The aerospace sector faced a troubled week with strikes forcing flight cancellations across two continents. While Mexico is seeing a decreasing rate of US visitors, one of the country’s airport groups saw significant growth in overall passenger traffic. The country also moves forward on opening its jet fuel market.
This news, however, is eclipsed by the tragic crash of a military airplane in Algeria, which cost 257 lives.
Don’t miss our interview of the week with the General Manager of Copa Airlines Mexico for an overview of the company’s strategy for the country.
Ready to take off? Here are this week’s headlines:
Rate of US visitors to Mexico slows down. While the rate of visitors by air grew by 7 percent during the first two months of 2018, this marks the lowest rise in visitors since 2013.
Santander increased the target price of Grupo Aeroportuario del Pacífico’s (GAP) stock by 23.30 percent thanks to the significant passenger growth the group observed due to Easter holidays.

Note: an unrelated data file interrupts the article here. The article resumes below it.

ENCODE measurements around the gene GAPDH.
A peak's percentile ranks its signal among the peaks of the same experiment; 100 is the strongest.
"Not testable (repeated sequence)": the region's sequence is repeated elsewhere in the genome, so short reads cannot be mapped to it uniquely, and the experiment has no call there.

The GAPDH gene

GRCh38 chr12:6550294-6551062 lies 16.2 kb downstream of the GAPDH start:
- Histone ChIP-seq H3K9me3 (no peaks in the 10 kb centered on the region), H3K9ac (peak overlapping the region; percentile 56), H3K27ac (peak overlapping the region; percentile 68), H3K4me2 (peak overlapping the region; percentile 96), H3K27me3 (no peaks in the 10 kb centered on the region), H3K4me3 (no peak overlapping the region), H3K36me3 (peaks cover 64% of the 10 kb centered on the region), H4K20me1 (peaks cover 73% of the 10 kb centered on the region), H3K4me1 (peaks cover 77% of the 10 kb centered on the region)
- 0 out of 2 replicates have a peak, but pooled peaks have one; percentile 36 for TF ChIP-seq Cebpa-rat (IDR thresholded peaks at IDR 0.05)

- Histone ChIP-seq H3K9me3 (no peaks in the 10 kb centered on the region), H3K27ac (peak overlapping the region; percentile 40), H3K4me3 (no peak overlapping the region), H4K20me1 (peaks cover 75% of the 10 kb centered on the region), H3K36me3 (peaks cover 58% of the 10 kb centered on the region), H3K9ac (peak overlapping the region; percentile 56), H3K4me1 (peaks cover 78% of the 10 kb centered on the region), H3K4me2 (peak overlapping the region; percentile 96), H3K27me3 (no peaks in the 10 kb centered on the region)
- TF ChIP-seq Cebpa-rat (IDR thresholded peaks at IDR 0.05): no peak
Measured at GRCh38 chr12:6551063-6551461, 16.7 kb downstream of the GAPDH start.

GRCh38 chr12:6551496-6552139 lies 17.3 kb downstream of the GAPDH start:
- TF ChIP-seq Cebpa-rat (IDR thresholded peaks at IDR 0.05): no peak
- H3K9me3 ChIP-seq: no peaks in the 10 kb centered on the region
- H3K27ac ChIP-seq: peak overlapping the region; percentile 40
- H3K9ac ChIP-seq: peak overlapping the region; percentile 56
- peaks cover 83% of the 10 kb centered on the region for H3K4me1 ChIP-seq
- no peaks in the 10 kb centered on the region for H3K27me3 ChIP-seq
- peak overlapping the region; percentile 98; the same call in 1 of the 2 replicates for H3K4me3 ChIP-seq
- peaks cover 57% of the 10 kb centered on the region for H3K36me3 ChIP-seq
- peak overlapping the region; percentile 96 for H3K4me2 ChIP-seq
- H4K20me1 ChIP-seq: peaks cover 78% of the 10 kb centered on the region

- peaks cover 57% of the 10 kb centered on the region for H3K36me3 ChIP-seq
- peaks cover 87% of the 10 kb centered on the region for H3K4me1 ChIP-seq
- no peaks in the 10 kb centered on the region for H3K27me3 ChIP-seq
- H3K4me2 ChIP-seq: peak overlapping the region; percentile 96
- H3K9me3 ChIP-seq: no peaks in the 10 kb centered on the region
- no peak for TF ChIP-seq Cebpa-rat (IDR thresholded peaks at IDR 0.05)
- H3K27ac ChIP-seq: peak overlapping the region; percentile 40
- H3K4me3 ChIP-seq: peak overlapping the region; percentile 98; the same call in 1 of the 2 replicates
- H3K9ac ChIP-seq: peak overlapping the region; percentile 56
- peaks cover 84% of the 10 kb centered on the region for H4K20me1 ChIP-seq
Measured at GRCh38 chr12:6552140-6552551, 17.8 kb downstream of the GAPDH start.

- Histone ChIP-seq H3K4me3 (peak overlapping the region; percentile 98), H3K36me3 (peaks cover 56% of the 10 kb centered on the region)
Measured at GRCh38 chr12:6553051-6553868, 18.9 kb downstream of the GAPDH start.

The Ministry of Communications and Transportation vows to change Mexican regulation concerning the sale of jet fuel to open the market to other players besides ASA. The latter is currently Mexico’s only distributor of jet fuel.
Algeria mourns the death of 257 people who died after the crash of a military transport plane, in what is now the worst air disaster for the country. The airplane crashed on April 11 at around 8am, 15 miles outside the capital, Algiers, carrying civilians and soldiers. The causes of the crash are being investigated.
LATAM Airline’s union called for a strike, which caused the cancellation or rescheduling of 600 of the airline’s flights.
Lufthansa was also forced to cancel 800 flights due to strikes in Germany, affecting up to 90,000 passengers. Lufthansa’s employees are not involved in the German public-sector workers’ strike.
Boeing and Rolls-Royce back Reaction Engines with US$37.5 billion for the test of an air-breathing, combined-cycle rocket engine.
British Airways considers bidding for Norwegian Airlines in response to the latter’s entrance into the long-haul market.